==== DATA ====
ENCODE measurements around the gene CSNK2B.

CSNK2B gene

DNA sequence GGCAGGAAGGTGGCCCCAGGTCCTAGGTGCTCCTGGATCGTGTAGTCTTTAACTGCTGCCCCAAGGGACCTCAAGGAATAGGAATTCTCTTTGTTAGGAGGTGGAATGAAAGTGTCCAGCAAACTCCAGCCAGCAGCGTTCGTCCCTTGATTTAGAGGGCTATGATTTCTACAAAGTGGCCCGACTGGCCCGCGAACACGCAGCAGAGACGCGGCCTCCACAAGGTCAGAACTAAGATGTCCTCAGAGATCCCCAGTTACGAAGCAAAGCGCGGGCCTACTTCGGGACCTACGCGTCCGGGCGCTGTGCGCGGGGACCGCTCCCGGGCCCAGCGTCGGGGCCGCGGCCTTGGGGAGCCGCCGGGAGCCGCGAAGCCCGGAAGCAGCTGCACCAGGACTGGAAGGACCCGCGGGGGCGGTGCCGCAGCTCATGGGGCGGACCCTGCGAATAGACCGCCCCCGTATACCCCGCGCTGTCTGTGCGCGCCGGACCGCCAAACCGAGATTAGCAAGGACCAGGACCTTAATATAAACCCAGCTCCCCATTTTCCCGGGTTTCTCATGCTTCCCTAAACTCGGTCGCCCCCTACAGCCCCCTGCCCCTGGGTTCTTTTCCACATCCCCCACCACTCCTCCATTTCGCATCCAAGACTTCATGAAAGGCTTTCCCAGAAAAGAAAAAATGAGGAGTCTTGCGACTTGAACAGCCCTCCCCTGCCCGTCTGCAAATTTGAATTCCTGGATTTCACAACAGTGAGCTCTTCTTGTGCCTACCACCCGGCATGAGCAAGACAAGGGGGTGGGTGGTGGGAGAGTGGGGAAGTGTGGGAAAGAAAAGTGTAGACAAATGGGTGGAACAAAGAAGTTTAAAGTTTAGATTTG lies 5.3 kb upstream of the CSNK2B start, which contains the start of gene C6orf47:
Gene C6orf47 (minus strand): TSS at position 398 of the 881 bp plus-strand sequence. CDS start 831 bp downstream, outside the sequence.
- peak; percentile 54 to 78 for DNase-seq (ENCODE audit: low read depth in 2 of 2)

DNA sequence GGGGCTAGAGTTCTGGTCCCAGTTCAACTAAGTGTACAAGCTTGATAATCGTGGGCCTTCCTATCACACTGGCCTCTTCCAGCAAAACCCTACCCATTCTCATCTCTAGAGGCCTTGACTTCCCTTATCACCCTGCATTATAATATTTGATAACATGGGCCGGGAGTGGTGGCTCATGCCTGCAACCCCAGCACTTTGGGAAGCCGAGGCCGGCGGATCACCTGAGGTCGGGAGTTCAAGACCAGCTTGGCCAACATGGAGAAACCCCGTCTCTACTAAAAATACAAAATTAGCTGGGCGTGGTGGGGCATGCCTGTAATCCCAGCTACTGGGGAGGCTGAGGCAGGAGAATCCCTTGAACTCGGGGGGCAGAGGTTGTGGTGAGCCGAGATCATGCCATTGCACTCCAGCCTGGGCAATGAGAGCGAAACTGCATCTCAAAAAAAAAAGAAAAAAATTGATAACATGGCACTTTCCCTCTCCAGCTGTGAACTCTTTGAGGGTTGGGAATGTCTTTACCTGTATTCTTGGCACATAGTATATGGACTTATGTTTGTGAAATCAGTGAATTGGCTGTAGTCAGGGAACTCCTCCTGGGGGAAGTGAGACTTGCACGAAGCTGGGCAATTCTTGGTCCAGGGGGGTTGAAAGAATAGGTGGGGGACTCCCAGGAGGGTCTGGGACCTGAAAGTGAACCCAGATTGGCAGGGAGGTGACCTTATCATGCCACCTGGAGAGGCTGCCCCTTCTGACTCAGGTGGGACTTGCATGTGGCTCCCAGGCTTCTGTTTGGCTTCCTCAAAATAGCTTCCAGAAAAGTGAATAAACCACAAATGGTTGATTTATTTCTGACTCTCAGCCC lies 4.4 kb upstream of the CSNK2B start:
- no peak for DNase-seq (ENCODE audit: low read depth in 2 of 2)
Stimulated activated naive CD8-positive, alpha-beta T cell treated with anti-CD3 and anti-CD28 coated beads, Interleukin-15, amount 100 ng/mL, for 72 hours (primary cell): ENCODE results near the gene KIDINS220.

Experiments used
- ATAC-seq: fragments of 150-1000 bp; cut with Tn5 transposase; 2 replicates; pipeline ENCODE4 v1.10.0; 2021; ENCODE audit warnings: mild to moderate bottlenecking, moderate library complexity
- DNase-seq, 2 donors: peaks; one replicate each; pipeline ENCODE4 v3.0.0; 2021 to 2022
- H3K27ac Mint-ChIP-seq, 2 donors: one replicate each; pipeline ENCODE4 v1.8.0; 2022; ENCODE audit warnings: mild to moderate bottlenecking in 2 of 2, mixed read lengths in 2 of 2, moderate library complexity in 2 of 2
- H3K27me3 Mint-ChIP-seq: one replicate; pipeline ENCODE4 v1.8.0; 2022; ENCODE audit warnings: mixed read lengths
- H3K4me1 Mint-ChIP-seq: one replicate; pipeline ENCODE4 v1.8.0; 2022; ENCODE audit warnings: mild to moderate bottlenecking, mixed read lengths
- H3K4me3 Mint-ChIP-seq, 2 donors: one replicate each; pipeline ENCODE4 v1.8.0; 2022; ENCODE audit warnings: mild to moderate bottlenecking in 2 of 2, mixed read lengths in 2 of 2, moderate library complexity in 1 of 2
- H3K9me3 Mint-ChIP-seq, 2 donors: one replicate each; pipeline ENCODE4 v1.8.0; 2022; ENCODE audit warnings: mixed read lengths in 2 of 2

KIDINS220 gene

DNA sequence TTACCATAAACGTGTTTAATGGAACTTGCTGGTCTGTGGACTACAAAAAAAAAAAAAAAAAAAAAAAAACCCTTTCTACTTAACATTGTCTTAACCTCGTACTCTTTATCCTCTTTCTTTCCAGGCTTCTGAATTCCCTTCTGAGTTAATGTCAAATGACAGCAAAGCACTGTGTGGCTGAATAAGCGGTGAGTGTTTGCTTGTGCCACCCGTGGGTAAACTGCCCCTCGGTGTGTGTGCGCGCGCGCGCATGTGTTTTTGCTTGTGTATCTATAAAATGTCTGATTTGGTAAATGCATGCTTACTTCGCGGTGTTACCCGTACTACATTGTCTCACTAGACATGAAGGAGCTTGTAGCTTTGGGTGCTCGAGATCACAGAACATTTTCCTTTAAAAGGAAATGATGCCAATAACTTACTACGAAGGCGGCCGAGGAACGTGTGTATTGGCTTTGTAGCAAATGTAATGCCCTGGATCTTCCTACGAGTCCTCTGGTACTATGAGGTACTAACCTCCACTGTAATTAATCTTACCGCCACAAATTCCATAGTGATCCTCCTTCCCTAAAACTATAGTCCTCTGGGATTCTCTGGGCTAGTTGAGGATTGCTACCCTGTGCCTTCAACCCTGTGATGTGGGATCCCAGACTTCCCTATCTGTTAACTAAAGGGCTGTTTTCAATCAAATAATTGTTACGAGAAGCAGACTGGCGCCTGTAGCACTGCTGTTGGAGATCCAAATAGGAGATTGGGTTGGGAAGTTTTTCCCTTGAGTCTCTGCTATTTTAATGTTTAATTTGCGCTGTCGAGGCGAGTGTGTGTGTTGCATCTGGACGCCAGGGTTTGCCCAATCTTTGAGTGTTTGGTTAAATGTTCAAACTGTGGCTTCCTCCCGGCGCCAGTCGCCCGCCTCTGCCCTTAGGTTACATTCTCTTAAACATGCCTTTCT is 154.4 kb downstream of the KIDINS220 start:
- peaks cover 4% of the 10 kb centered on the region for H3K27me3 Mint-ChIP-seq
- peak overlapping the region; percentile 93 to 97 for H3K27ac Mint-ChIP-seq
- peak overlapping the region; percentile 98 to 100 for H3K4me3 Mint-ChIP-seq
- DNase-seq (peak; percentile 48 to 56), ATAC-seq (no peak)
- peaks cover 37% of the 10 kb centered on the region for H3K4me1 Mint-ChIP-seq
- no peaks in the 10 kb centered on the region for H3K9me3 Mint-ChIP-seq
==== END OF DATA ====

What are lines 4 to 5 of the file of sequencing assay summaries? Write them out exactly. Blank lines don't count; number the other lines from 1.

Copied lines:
Gene C6orf47 (minus strand): TSS at position 398 of the 881 bp plus-strand sequence. CDS start 831 bp downstream, outside the sequence.
- peak; percentile 54 to 78 for DNase-seq (ENCODE audit: low read depth in 2 of 2)